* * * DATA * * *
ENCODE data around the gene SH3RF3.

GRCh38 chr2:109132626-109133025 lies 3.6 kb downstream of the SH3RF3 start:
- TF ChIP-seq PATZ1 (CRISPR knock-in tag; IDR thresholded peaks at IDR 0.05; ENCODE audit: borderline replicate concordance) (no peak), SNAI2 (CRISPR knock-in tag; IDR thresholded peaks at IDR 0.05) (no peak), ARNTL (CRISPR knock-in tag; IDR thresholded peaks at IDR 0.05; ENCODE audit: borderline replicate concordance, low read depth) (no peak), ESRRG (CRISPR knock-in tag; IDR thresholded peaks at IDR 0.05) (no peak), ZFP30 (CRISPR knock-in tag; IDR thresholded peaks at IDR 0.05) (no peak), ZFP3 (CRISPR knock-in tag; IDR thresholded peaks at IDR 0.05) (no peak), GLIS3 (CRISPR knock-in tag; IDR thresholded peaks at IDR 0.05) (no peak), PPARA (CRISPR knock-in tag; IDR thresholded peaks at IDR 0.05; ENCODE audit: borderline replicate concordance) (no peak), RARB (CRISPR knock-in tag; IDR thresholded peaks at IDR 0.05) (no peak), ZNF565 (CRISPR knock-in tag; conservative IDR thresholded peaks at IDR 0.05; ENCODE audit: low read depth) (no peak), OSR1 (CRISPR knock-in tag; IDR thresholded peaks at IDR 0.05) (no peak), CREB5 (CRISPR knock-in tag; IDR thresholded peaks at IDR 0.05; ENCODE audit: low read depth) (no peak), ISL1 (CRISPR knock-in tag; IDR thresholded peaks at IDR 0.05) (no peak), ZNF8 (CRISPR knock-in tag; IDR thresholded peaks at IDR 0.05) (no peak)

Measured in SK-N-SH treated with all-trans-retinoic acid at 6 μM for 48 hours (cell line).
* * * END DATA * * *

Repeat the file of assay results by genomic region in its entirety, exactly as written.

ENCODE data around the gene SH3RF3.

GRCh38 chr2:109132626-109133025 lies 3.6 kb downstream of the SH3RF3 start:
- TF ChIP-seq PATZ1 (CRISPR knock-in tag; IDR thresholded peaks at IDR 0.05; ENCODE audit: borderline replicate concordance) (no peak), SNAI2 (CRISPR knock-in tag; IDR thresholded peaks at IDR 0.05) (no peak), ARNTL (CRISPR knock-in tag; IDR thresholded peaks at IDR 0.05; ENCODE audit: borderline replicate concordance, low read depth) (no peak), ESRRG (CRISPR knock-in tag; IDR thresholded peaks at IDR 0.05) (no peak), ZFP30 (CRISPR knock-in tag; IDR thresholded peaks at IDR 0.05) (no peak), ZFP3 (CRISPR knock-in tag; IDR thresholded peaks at IDR 0.05) (no peak), GLIS3 (CRISPR knock-in tag; IDR thresholded peaks at IDR 0.05) (no peak), PPARA (CRISPR knock-in tag; IDR thresholded peaks at IDR 0.05; ENCODE audit: borderline replicate concordance) (no peak), RARB (CRISPR knock-in tag; IDR thresholded peaks at IDR 0.05) (no peak), ZNF565 (CRISPR knock-in tag; conservative IDR thresholded peaks at IDR 0.05; ENCODE audit: low read depth) (no peak), OSR1 (CRISPR knock-in tag; IDR thresholded peaks at IDR 0.05) (no peak), CREB5 (CRISPR knock-in tag; IDR thresholded peaks at IDR 0.05; ENCODE audit: low read depth) (no peak), ISL1 (CRISPR knock-in tag; IDR thresholded peaks at IDR 0.05) (no peak), ZNF8 (CRISPR knock-in tag; IDR thresholded peaks at IDR 0.05) (no peak)

Measured in SK-N-SH treated with all-trans-retinoic acid at 6 μM for 48 hours (cell line).